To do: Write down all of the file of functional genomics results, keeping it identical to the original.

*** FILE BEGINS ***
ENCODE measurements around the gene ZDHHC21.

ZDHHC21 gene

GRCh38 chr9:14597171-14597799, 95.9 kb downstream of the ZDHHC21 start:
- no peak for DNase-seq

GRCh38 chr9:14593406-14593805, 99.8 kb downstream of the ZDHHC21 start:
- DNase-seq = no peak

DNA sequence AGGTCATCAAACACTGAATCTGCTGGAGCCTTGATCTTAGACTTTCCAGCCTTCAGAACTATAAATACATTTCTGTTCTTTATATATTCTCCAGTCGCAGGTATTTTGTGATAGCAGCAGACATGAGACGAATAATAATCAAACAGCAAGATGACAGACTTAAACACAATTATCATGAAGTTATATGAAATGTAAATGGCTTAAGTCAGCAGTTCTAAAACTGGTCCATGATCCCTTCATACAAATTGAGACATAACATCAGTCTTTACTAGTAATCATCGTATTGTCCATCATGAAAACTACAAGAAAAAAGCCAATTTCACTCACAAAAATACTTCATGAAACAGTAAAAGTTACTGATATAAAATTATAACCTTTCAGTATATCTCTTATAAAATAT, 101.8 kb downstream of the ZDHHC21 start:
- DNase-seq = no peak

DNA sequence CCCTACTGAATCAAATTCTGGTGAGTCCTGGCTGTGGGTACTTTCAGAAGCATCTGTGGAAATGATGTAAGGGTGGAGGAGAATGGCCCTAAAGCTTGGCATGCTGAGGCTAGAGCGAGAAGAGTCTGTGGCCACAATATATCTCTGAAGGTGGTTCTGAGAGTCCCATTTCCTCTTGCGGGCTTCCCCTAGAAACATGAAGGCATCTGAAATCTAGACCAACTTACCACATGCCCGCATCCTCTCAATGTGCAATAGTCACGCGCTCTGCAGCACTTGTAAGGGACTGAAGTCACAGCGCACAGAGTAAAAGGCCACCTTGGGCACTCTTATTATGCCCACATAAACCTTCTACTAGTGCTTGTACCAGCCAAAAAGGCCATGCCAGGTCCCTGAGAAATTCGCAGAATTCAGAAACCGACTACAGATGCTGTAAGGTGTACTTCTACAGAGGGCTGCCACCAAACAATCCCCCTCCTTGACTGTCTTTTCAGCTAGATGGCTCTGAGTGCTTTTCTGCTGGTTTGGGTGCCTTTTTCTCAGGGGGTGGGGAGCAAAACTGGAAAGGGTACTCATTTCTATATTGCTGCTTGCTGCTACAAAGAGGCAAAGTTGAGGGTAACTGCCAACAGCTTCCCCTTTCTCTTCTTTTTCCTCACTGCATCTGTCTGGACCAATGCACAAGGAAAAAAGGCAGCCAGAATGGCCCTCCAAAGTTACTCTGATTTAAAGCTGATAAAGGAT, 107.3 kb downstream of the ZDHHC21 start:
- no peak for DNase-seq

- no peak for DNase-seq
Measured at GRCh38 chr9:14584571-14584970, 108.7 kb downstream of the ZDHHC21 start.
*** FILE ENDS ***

ENCODE measurements around the gene ZDHHC21.

ZDHHC21 gene

GRCh38 chr9:14597171-14597799, 95.9 kb downstream of the ZDHHC21 start:
- no peak for DNase-seq

GRCh38 chr9:14593406-14593805, 99.8 kb downstream of the ZDHHC21 start:
- DNase-seq = no peak

DNA sequence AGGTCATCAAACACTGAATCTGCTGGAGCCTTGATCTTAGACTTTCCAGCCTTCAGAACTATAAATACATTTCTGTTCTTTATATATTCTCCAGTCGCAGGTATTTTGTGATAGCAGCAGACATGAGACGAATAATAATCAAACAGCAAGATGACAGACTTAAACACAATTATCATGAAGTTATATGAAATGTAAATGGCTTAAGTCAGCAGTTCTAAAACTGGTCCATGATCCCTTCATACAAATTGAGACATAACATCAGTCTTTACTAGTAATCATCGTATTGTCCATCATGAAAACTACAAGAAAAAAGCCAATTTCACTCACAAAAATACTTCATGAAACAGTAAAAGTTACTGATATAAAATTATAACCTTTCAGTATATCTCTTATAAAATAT, 101.8 kb downstream of the ZDHHC21 start:
- DNase-seq = no peak

DNA sequence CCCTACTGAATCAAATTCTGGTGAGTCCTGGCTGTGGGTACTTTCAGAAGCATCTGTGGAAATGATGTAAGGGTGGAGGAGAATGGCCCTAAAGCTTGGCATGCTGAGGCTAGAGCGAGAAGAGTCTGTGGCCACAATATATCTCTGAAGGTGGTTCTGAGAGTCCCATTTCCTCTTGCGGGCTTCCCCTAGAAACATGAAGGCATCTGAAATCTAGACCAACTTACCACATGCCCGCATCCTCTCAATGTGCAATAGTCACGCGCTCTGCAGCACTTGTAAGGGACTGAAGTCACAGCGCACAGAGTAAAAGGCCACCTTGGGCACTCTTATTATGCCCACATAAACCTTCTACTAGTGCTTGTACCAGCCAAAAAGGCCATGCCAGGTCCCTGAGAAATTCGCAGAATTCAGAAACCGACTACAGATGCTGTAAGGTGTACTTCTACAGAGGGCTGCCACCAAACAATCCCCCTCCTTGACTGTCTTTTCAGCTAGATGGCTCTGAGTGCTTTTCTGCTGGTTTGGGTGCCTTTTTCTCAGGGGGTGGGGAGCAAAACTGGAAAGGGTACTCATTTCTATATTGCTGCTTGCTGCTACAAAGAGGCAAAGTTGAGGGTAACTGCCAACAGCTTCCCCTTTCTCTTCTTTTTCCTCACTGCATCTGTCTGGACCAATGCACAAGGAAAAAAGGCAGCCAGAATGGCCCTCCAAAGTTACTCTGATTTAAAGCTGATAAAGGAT, 107.3 kb downstream of the ZDHHC21 start:
- no peak for DNase-seq

- no peak for DNase-seq
Measured at GRCh38 chr9:14584571-14584970, 108.7 kb downstream of the ZDHHC21 start.